by Phil Scarisbrick
The single, Melody Noir, which was released in the summer of 2018 prompted huge excitement for a new Patrick Watson record. The blend of acoustic strums and Watson’s trademark falsetto vocal built a track that lived up to its name – it brimmed with wonderful melodies, but carried an edge of darkness. Little did we realise that we’d have to wait a full fifteen months before we’d get to hear the album on which it features. That album, Wave, is the sixth of Watson’s career and is informed by the tough four years Watson faced in the lead up to its release. In this period, he lost his mother, a friend to suicide and went through a divorce. Rather than the music here reflecting on these events in a way that simply documents their effect on him, he harnesses the grief and uses it to focus on the present with warmth and maturity. Set against sweeping soundscapes, that only add to the emotional engagement the listener feels, the connection is immediate and profound.
The opening of Dream of Dreaming feels like it could kick into an alternative take on Radiohead’s Creep, with spacious piano chords set against an electronic beat, but the song instead moves around the notion of real life not living up that of the world we create in our dreams. The shimmering strings add drama to Watson’s lament, before melting away into an intro for The Wave. Building around a finger-picked guitar, the song oozes class before exploding with strings, reverb-heavy electric guitar and racing drums for an immediate album highlight. The wave in question is the tsunami of emotion that hits a person faced with such profoundly life-changing events like those faced by Watson, and the music is densely populated with sounds that add to this feeling. Strange Rain completes an opening trio that is as strong as any we’ve heard this year, with its laid back groove backing a classy vocal forming a track that evokes Watson’s fellow Canadian, Nicholas Krgovich’s Ouch.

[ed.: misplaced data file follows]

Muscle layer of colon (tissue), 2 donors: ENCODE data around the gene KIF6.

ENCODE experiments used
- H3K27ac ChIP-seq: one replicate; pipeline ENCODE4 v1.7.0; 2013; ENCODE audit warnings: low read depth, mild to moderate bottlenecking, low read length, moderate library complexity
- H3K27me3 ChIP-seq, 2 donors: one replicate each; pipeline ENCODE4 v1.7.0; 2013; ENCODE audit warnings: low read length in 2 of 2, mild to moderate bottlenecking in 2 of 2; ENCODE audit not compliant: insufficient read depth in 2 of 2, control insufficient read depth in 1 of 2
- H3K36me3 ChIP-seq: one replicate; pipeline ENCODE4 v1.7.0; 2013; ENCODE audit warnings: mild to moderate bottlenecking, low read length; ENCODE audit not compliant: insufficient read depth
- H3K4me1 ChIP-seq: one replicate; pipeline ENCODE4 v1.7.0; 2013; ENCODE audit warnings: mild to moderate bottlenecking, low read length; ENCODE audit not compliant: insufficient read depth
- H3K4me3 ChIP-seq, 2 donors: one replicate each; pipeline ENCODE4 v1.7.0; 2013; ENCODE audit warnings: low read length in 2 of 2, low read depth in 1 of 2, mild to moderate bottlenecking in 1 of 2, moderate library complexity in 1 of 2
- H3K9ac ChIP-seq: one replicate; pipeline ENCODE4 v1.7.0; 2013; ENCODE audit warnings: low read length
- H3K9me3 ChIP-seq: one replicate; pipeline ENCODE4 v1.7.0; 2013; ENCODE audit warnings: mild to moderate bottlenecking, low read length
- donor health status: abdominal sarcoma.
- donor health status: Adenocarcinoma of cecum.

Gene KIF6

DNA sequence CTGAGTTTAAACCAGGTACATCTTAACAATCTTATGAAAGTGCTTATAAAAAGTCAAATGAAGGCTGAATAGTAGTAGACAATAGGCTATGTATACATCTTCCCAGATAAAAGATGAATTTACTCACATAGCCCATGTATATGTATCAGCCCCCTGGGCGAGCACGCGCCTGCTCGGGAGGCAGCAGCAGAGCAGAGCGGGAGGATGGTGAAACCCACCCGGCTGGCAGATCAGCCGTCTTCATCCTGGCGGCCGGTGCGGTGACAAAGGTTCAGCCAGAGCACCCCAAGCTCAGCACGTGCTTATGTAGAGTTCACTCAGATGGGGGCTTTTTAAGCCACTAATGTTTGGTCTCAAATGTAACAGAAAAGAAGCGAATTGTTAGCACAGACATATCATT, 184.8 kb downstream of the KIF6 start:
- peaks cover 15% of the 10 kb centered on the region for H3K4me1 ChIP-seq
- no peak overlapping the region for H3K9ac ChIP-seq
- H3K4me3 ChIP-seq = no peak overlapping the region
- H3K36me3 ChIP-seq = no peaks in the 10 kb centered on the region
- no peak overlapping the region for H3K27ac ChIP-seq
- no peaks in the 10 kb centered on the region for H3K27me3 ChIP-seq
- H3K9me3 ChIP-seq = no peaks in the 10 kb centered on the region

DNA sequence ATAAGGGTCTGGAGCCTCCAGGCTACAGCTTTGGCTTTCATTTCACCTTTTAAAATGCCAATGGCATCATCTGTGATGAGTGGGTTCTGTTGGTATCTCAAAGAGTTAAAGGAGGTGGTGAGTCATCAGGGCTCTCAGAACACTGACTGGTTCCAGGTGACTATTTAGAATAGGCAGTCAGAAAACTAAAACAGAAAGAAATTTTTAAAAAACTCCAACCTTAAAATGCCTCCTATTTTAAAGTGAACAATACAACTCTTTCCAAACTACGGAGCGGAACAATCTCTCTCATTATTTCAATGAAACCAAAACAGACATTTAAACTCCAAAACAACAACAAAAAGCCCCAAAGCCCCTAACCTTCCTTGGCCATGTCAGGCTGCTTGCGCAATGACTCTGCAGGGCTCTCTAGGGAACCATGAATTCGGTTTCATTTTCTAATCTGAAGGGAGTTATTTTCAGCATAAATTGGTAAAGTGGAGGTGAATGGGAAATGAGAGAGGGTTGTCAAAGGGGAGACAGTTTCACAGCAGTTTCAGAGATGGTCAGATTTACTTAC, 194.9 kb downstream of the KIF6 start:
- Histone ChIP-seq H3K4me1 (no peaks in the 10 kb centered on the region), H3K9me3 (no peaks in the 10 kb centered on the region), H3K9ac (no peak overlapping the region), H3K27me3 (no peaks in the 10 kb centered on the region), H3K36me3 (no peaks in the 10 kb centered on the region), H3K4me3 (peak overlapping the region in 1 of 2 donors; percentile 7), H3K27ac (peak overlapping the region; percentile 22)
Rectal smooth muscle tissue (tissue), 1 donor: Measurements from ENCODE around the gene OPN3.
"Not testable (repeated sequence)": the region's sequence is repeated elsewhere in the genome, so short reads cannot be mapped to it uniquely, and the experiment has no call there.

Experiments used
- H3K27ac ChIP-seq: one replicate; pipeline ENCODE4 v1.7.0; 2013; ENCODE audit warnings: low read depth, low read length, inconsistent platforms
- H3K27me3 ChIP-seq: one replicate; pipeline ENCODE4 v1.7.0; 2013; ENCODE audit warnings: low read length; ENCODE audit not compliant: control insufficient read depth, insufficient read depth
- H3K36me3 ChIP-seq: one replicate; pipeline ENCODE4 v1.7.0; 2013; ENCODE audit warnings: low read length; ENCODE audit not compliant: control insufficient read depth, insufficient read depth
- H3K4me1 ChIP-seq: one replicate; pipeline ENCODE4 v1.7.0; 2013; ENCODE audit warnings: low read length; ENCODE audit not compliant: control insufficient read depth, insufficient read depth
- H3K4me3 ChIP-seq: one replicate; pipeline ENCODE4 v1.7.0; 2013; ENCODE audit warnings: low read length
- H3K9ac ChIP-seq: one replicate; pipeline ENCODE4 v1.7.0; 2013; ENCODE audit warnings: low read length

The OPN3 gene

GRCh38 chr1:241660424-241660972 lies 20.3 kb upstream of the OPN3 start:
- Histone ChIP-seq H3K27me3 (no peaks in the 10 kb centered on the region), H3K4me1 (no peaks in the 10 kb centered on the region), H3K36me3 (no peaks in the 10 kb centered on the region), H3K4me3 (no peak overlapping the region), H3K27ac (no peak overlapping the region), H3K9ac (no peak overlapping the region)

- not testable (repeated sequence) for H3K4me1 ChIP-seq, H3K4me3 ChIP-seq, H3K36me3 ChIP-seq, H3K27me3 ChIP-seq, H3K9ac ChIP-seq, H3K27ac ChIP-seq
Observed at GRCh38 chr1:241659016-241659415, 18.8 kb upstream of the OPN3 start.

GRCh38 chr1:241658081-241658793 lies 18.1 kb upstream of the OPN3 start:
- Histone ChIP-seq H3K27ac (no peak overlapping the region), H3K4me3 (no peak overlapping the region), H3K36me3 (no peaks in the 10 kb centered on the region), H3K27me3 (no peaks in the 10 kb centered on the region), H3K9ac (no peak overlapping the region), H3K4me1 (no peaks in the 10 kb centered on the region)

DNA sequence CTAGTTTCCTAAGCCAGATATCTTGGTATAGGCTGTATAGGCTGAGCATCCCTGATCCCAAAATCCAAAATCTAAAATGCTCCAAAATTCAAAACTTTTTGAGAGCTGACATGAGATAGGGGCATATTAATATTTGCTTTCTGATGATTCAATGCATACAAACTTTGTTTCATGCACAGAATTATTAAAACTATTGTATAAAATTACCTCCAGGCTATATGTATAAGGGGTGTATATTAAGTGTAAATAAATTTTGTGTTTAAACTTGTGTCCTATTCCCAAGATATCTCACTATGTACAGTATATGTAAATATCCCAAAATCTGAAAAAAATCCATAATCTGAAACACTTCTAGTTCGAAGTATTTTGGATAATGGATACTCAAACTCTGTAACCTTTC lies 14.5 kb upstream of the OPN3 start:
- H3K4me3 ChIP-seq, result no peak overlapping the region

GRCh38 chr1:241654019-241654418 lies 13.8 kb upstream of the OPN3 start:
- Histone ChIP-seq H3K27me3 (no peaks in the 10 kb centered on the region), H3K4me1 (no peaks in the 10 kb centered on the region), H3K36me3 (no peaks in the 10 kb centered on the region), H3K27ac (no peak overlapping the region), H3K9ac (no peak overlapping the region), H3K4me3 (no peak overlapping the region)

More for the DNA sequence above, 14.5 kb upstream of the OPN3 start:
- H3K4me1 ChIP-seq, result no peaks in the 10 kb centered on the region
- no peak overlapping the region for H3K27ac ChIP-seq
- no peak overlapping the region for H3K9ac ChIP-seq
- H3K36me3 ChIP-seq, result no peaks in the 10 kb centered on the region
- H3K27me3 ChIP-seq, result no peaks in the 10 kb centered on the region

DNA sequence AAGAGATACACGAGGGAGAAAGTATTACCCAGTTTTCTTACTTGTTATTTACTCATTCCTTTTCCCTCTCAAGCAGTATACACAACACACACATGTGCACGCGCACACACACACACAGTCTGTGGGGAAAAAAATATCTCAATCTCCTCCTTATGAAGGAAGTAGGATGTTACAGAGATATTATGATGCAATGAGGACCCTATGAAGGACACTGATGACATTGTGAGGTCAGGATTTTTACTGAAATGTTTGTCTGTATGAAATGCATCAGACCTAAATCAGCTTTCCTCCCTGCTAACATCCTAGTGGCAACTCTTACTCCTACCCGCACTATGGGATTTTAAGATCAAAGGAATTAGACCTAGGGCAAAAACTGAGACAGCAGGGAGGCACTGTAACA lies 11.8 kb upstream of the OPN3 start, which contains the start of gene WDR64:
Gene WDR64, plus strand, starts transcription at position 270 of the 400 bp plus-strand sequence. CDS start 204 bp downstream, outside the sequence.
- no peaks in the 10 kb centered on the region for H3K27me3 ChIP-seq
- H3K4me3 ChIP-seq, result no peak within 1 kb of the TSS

Closing out the first side is Broken – an emotional sucker punch of a song that would feel at home on Bon Iver’s self-titled sophomore record. Starting out as a simple piano and vocal number, before the layering of voices and synth sounds help the song build, it explodes into life as more and more synth layers arrive around an increasingly exacerbated Watson singing a repeated refrain of, “Do you feel a little Broken?” Drive is another acoustic based track that muses on the idea of wanting to get lost, break out from the familiar and start something new. The haunting atmosphere makes this desire feel a little ominous, but the resilience in the vocal juxtaposes this with a resoluteness. Album closer, Here Comes The River, is another slice of piano-based beauty, with its image-heavy words ending a wonderful record.
Make no bones about it: this is Watson’s magnum opus. What he has achieved here is a record that emotionally connects with its audience, but feels like it was made purely to exorcise his own demons. Even if nobody ever heard it, you get the impression that it simply being made would be enough for Watson. That he has allowed us a glimpse into his own tragedies, and to share in his own hope is a real privilege. As we near the end of a decade littered with wonderfully tragic indie records, this stands up amongst them, just creeping in before one last rendition of Auld Lang Syne rings out.
Secret Meeting score: 90